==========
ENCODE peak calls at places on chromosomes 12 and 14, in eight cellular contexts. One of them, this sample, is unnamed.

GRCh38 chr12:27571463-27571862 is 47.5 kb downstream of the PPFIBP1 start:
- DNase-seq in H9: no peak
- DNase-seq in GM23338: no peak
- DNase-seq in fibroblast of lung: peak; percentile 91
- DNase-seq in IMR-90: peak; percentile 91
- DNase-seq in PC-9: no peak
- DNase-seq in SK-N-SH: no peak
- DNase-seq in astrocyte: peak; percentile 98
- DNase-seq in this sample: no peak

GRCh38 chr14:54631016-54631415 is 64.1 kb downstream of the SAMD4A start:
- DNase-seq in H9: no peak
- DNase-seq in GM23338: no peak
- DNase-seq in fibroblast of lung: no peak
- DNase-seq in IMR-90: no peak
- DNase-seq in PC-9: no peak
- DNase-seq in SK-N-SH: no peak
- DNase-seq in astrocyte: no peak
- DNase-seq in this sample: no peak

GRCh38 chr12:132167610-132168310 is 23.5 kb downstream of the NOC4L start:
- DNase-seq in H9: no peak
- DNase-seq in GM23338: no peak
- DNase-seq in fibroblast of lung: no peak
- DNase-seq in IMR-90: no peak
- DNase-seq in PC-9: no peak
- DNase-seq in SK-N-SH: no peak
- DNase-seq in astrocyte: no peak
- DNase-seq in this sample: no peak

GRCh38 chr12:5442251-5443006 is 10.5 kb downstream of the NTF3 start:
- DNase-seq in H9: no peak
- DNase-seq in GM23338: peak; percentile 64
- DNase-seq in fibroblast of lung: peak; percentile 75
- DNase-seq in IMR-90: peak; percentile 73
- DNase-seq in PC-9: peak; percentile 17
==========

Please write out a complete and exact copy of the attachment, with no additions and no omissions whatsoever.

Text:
ENCODE peak calls at places on chromosomes 12 and 14, in eight cellular contexts. One of them, this sample, is unnamed.

GRCh38 chr12:27571463-27571862 is 47.5 kb downstream of the PPFIBP1 start:
- DNase-seq in H9: no peak
- DNase-seq in GM23338: no peak
- DNase-seq in fibroblast of lung: peak; percentile 91
- DNase-seq in IMR-90: peak; percentile 91
- DNase-seq in PC-9: no peak
- DNase-seq in SK-N-SH: no peak
- DNase-seq in astrocyte: peak; percentile 98
- DNase-seq in this sample: no peak

GRCh38 chr14:54631016-54631415 is 64.1 kb downstream of the SAMD4A start:
- DNase-seq in H9: no peak
- DNase-seq in GM23338: no peak
- DNase-seq in fibroblast of lung: no peak
- DNase-seq in IMR-90: no peak
- DNase-seq in PC-9: no peak
- DNase-seq in SK-N-SH: no peak
- DNase-seq in astrocyte: no peak
- DNase-seq in this sample: no peak

GRCh38 chr12:132167610-132168310 is 23.5 kb downstream of the NOC4L start:
- DNase-seq in H9: no peak
- DNase-seq in GM23338: no peak
- DNase-seq in fibroblast of lung: no peak
- DNase-seq in IMR-90: no peak
- DNase-seq in PC-9: no peak
- DNase-seq in SK-N-SH: no peak
- DNase-seq in astrocyte: no peak
- DNase-seq in this sample: no peak

GRCh38 chr12:5442251-5443006 is 10.5 kb downstream of the NTF3 start:
- DNase-seq in H9: no peak
- DNase-seq in GM23338: peak; percentile 64
- DNase-seq in fibroblast of lung: peak; percentile 75
- DNase-seq in IMR-90: peak; percentile 73
- DNase-seq in PC-9: peak; percentile 17